Monday, 29 August 2011

What's Left?, Nick Cohen

Nick Cohen got into a lot of trouble with the comrades for writing this book.  Various right-wingers liked it, and Christopher Hitchens called it "exceptional and necessary".  On the left, however, the reactions were rather different.  He was politely patronised in the Guardian by Peter Wilby, and he got into a rather tedious argument with no less a person than Johann Hari (Cohen later settled this score by publicly exposing Hari's Wikipedian sock-puppetry).  The Socialist Worker sneered that the book consisted of "363 pages of tedious, self-righteous diatribe", while a better mannered old-left blogger sniffed that it had "a terminological inexactitude on just about every page".  Cohen had clearly hit some raw nerves.

Thursday, 25 August 2011

The Rights of Man, Thomas Paine

This well-known pamphlet represents the pro-revolution side's riposte to Edmund Burke's Reflections on the Revolution in France.  Dedicated to George Washington, whom Paine admired, it earned its author a conviction for seditious libel in the English courts.

Monday, 22 August 2011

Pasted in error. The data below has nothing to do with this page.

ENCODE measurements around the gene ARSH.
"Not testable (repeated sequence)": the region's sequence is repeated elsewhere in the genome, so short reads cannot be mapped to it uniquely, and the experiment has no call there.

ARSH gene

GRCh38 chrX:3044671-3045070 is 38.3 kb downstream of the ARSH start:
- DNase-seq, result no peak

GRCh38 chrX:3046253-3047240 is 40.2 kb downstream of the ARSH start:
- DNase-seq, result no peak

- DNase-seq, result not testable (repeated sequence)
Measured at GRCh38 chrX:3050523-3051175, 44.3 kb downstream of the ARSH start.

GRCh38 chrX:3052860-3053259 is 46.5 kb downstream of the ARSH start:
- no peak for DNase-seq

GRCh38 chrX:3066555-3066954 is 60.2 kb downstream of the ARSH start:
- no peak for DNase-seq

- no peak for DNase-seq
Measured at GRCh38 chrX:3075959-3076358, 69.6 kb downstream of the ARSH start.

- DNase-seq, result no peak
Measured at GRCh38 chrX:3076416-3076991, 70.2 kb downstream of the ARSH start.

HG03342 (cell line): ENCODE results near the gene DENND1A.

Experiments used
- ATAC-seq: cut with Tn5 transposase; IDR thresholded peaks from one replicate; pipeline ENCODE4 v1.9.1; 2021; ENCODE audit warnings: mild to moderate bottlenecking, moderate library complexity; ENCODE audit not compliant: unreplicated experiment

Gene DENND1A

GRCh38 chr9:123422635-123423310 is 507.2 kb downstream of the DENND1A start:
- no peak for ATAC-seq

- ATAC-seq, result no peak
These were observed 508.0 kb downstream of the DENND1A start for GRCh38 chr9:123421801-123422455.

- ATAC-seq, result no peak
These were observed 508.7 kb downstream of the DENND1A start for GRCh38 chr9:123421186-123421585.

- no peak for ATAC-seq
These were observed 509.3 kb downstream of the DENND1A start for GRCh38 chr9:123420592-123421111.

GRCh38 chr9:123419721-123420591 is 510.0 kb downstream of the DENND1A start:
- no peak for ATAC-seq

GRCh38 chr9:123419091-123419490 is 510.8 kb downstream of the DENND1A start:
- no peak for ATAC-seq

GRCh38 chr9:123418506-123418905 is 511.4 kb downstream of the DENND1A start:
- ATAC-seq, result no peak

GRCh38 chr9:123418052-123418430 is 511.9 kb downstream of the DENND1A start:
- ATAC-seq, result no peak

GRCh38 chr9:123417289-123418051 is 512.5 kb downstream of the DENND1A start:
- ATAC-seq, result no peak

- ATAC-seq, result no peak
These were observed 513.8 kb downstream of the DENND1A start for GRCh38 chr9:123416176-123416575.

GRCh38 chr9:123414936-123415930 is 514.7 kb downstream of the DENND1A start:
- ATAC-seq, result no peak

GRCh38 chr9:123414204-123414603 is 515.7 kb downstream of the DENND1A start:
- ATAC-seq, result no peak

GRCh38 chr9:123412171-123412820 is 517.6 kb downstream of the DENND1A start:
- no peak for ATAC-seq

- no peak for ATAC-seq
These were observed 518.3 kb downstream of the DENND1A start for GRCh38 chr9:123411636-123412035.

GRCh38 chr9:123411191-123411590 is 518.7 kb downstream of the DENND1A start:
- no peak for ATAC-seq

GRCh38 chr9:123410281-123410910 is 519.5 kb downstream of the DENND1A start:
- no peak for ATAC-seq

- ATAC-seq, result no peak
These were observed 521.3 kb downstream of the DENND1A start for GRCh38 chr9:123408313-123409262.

The Cameron Delusion, Peter Hitchens (aka The Broken Compass)

"If the Conservative Party were your refrigerator, all your food would go bad.  If it were your car or bicycle, you would be stranded by the side of the road.  If it were your accountant, you would be bankrupt.  If it were your lawyer, you would be in prison.  If any consumer good, service or profession so consistently and predictably disappointed or failed in its ostensible main purpose, people would turn their backs on it.  It would be overtaken, replaced and driven out of business by a better competitor."

The old battles between left and right, says Peter Hitchens, are over.  The Conservatives' recovery after 2005 was manufactured by the media, who felt able to trust David Cameron to preserve the prevailing left-of-centre consensus.  The torch of New Labour was passed, over Gordon Brown's head, from "Anthony Blair" to David Cameron.

Monday, 8 August 2011

Flat Earth News, Nick Davies

How sure can we be that we know what we think we know about the world?  Not very sure at all, if we rely on the media and Nick Davies' account of modern journalism is to be believed.